However, whilst I saw many white people celebrating his riposte, Black British Twitter came for him! The numbers of Black people who took umbrage with ‘Black English’ was apparent. Even to some Black people in this country, it appears for a Black person to identify with English culture is to put not too fine a point on it – a big no-no. In the quote tweets, frequently ‘English’ was synonymous with white. Even talking to Black people who were born here, many have a problem with being called British as they have never felt welcome in this country. As the second generation of my family to have been born and raised in this country, I find my affinity to my family’s cultures (West Indian) is more superficial than emotional. I can appreciate the food and music, but I know I am not Caribbean. Yet, in the UK, my Britishness has qualifiers attached:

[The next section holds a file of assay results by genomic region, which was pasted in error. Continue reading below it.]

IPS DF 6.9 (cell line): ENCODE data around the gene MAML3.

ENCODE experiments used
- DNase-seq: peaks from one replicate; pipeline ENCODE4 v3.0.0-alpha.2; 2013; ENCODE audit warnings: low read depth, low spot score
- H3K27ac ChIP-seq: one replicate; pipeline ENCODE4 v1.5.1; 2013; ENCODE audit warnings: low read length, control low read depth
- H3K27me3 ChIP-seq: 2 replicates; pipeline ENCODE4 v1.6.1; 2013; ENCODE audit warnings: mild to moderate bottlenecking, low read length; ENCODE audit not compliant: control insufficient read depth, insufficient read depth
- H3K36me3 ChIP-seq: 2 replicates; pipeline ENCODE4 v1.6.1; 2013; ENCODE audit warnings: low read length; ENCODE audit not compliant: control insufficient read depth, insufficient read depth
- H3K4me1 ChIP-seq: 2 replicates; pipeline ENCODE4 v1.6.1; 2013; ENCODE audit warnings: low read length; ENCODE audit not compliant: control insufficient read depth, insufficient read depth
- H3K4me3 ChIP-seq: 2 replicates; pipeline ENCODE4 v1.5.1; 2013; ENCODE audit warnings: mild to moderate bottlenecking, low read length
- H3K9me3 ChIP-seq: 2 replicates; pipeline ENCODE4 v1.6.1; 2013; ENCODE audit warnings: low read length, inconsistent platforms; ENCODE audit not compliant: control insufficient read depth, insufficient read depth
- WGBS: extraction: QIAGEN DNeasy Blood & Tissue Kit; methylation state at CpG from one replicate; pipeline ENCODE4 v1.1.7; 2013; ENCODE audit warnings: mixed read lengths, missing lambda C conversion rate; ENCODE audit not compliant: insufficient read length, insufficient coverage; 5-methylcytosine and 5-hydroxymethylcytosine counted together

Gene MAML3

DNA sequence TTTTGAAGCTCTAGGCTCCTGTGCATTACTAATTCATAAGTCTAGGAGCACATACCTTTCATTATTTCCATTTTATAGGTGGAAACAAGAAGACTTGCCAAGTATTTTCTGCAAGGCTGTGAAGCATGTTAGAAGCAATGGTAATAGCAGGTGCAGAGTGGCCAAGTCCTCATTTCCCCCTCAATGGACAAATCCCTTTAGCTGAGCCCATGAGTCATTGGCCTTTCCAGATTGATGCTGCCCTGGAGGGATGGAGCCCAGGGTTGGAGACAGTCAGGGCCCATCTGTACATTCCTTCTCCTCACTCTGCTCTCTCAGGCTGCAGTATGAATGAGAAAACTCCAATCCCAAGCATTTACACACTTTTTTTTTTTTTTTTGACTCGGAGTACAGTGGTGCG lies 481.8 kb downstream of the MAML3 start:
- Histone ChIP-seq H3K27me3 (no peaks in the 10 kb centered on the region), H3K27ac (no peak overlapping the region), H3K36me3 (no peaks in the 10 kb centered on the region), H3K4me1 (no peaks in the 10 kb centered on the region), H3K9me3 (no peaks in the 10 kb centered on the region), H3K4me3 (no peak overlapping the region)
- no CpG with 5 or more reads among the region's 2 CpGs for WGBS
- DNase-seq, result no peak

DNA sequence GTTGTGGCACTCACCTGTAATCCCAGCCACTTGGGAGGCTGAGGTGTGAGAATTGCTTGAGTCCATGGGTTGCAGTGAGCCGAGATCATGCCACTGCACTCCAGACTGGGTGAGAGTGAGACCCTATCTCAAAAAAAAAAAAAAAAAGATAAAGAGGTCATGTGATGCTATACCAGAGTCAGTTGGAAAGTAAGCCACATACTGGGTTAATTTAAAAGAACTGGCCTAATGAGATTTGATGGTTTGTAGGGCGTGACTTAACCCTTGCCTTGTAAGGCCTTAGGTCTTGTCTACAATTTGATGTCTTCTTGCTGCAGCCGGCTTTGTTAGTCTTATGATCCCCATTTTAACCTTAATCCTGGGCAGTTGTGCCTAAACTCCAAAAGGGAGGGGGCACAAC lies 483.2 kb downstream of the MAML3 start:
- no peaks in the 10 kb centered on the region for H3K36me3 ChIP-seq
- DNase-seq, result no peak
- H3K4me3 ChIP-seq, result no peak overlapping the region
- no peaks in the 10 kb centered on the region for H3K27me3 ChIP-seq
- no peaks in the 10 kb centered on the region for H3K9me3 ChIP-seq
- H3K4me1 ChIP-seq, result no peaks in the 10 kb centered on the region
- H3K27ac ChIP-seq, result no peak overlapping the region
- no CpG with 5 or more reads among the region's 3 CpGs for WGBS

Extracted from his spoken word poem ‘Where You From?’, Riz Ahmed is discussing the ‘double consciousness’ (DuBois, 1903: 8) of being a British person of Pakistani heritage raised in the UK. In my own context of Black West Indians, the right to Britishness or a Caribbean identity is a contested line, and that Britishness is still argued as it was in the 1980s (Christian, 2008). It is in retrospect I am finding how much I struggled within this frame of my family. As a child I struggled with conversations and socialising (and still do). I remember back then going to the barbers with my father, only for me to not greet anybody. Now, I know that this embarrassed him. However, to be in a Black barbershop and not talk to anyone – at all – I understand now, this is considered disrespectful. My father presents as quite a stoic man and I have only ever seen him cry a few times. We have not really talked about my neurodivergence in full, and the things my mother calls my ‘quirks’, I think, created some friction in the family. What looked like rudeness to lookers-on in the barbershop I now know to be probably a mix of social anxiety and more than likely situational mutism. Compounded with my shyness and being an introvert, my very core flies in the face of the culture my parents and grandparents relate to more than I do.